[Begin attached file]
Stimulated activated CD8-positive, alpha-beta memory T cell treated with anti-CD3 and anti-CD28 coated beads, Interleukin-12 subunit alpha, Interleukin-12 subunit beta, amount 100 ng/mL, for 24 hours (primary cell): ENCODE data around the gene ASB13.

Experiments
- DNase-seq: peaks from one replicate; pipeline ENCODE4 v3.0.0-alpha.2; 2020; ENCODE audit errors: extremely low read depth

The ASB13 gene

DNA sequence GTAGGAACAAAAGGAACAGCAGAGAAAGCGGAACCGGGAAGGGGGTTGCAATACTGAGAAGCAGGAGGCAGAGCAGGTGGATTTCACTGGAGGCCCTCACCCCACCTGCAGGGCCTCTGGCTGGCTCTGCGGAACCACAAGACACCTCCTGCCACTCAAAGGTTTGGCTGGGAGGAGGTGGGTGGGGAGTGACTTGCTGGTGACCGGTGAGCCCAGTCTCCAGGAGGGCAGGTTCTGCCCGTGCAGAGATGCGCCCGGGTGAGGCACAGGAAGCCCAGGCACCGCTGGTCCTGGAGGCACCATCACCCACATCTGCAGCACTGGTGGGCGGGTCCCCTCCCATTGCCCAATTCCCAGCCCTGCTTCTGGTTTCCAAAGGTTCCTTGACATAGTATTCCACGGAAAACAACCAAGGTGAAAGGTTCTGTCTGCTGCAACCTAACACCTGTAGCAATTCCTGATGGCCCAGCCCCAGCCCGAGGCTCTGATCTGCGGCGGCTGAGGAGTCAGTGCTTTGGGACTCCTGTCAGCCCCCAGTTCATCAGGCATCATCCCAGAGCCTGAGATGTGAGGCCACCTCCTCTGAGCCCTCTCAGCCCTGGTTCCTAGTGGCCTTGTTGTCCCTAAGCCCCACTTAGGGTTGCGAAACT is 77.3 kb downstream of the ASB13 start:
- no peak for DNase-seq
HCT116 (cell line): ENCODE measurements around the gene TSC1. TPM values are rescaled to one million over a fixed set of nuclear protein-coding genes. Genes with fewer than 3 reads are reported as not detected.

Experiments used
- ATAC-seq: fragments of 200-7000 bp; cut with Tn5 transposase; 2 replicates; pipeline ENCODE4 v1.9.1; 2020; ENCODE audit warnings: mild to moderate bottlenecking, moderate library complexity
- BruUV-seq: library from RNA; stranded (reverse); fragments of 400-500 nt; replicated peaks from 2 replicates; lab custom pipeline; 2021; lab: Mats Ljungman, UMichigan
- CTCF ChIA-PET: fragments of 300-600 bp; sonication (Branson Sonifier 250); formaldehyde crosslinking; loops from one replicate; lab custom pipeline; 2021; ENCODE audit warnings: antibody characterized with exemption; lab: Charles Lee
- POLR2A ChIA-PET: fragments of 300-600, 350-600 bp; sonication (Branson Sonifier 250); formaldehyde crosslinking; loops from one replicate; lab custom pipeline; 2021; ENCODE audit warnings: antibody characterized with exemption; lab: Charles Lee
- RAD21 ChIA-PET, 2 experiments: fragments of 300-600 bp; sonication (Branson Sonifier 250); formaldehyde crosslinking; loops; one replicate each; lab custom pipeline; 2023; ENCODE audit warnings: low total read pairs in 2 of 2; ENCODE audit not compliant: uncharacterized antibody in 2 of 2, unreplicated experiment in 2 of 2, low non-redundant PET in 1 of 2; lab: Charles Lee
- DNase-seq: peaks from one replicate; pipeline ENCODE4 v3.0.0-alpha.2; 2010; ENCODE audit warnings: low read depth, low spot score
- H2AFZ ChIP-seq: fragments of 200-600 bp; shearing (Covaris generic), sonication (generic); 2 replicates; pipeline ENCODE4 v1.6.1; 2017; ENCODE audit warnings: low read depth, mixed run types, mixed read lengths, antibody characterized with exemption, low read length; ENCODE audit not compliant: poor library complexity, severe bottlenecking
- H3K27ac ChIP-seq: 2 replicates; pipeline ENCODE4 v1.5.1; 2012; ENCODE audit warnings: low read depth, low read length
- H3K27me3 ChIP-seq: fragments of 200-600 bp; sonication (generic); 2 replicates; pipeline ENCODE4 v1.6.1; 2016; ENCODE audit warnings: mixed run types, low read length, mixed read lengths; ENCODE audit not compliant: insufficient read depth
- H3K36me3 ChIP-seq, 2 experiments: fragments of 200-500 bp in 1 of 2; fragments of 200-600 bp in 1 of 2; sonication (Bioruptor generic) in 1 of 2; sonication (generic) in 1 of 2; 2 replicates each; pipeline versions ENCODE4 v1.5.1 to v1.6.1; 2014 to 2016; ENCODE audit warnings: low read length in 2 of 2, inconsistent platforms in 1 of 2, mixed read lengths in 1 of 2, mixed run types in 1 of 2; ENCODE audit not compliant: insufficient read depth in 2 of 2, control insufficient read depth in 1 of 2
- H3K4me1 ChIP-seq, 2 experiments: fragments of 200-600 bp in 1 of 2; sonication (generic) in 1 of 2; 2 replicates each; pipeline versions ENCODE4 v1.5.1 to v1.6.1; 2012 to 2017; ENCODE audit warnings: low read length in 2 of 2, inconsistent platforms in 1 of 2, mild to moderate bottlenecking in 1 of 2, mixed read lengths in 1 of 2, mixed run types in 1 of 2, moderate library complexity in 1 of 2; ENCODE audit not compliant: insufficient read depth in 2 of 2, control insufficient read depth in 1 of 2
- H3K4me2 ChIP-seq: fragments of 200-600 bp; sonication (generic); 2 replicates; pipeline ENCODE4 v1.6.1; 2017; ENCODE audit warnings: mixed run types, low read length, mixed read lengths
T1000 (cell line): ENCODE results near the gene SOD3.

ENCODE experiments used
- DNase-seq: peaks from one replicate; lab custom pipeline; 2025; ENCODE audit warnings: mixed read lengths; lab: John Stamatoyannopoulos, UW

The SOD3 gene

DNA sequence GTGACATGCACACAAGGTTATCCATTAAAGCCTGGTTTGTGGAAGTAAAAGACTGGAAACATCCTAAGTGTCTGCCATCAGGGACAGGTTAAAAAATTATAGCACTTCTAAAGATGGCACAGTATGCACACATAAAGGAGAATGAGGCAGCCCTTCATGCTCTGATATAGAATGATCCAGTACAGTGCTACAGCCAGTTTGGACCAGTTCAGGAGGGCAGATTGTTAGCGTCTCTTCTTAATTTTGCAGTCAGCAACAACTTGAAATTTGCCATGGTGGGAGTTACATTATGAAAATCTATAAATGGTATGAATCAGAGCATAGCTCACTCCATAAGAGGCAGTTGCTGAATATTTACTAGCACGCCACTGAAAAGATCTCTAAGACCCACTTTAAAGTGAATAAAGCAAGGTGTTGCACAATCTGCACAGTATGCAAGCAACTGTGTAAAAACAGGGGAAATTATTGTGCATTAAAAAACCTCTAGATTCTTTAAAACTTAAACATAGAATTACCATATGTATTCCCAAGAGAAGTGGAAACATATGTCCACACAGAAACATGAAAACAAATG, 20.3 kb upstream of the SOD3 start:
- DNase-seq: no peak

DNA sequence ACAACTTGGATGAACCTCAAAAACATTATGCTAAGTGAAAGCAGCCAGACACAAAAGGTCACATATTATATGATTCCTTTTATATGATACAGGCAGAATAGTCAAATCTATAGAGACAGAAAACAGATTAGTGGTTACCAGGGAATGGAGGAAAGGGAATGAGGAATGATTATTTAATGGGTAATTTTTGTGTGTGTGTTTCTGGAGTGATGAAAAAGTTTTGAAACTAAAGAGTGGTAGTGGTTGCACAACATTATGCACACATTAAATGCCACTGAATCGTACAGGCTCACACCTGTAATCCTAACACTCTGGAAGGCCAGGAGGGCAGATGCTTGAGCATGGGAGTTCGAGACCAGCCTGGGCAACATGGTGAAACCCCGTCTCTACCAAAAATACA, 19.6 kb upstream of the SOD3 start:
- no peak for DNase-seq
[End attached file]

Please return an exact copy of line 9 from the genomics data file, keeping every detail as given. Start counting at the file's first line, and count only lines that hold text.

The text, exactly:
- ATAC-seq: fragments of 200-7000 bp; cut with Tn5 transposase; 2 replicates; pipeline ENCODE4 v1.9.1; 2020; ENCODE audit warnings: mild to moderate bottlenecking, moderate library complexity